But Eubanks is adamant that without public health remaining a top priority, economic recovery is unlikely.
“Public health and the economy go together. We will not have a normal economy again until the public health situation is under control,” she said. “That’s not to say that government restrictions don’t have any effects, they do. However, most of the research I have seen suggests that private precautions account for a larger share of the slowdown when the virus surges.”
However, Michigan House Appropriations Chair Thomas Albert (R-Lowell), who has been a proponent of Michigan’s COVID-19 business restrictions to be lifted, says the brighter economic outlook is “wildly unsustainable” because it is “artificially propped up by federal COVID relief, increased unemployment benefits and other temporary measures.”
“There won’t be a real economic recovery – and the state budget won’t be truly healthy – until our economy is reopened. Our governor does not have a clear and transparent plan that is based on public data,” Albert said. “Her COVID restrictions remain arguably the harshest in the nation, and Michigan families – struggling to make ends meet – are the ones paying the price.”
Unemployment surged, but state revenues didn’t feel the hit
One of the greatest challenges of the coronavirus pandemic was its effect on employment as businesses downsized their staffs, shut down for months or adjusted to meet the governor’s executive orders.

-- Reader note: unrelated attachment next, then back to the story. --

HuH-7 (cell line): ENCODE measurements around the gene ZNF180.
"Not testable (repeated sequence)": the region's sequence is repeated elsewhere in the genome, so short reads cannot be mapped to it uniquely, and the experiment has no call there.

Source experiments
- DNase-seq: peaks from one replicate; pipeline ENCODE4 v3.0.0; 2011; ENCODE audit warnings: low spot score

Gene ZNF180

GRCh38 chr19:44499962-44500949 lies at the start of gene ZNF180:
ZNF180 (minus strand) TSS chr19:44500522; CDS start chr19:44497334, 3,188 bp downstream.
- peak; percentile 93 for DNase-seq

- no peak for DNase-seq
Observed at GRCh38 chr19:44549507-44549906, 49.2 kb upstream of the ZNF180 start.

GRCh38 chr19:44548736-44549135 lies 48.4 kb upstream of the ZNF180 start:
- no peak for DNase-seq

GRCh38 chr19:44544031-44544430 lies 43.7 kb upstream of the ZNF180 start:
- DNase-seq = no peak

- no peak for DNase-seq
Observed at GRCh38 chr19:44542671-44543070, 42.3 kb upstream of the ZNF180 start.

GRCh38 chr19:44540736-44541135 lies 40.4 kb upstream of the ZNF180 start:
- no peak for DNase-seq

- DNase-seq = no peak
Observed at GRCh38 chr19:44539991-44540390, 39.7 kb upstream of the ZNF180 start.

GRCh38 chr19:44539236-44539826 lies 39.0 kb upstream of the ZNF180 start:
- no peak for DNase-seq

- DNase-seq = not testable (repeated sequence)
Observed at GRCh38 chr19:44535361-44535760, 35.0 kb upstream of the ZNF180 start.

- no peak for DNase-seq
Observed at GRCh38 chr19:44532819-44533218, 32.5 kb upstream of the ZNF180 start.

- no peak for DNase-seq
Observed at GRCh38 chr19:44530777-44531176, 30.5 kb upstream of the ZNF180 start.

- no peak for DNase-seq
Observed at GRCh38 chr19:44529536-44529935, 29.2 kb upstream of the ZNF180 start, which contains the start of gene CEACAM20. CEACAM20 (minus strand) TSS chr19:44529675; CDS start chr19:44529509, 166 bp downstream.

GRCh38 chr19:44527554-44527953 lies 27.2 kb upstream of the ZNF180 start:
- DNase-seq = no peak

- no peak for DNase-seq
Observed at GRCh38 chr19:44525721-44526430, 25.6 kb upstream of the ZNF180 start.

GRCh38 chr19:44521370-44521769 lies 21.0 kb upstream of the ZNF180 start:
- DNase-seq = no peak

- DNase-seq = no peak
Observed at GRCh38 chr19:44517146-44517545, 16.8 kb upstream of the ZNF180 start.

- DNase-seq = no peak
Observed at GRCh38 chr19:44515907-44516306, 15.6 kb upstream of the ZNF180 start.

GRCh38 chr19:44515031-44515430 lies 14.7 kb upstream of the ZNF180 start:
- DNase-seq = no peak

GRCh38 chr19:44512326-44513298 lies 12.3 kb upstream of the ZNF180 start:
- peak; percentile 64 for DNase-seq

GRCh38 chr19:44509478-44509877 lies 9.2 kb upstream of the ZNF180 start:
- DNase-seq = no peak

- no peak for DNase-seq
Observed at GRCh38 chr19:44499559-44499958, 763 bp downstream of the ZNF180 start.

Michigan’s unemployment rate forecast for 2020 is 9.8%, more than double what it was in 2019 when the unemployment rate was 4.1%.
Unemployment rates are expected to improve in the coming years, but compared to 2019, they are still high. Economists predict the unemployment rate to be 7.1% in 2021 and 6.2% in 2022.
Despite the major loss in jobs in Fiscal Year 2020, the state’s revenue was unusually unreflective of this.
“Generally, when people lose their jobs, you see wage income fall, you see transfer payments go up and you see personal income fall. In 2020, all three rose,” said David Zin, Senate Fiscal Agency chief economist.
Zin said the rise is largely due to new stimulus programs, including the Paycheck Protection Program (PPP), stimulus checks and stimulus from the Federal Reserve.
Michigan League for Public Policy CEO Gilda Z. Jacobs said that while the consensus is better than it could be, Michiganders are still being underserved and the state revenues are “woefully behind.”
“Michigan has systematically disinvested in, and at times slashed funding for, the services our residents truly rely on, and many areas of our state budget have still not recovered … These fiscal and policy decisions have adversely hurt residents with lower incomes and Michiganders of color, creating disparities that have only increased due to the COVID crisis,” Jacobs said. “To invest in the state’s most pressing needs and ensure full and equitable economic recovery and future growth, the state will require more federal relief funding.”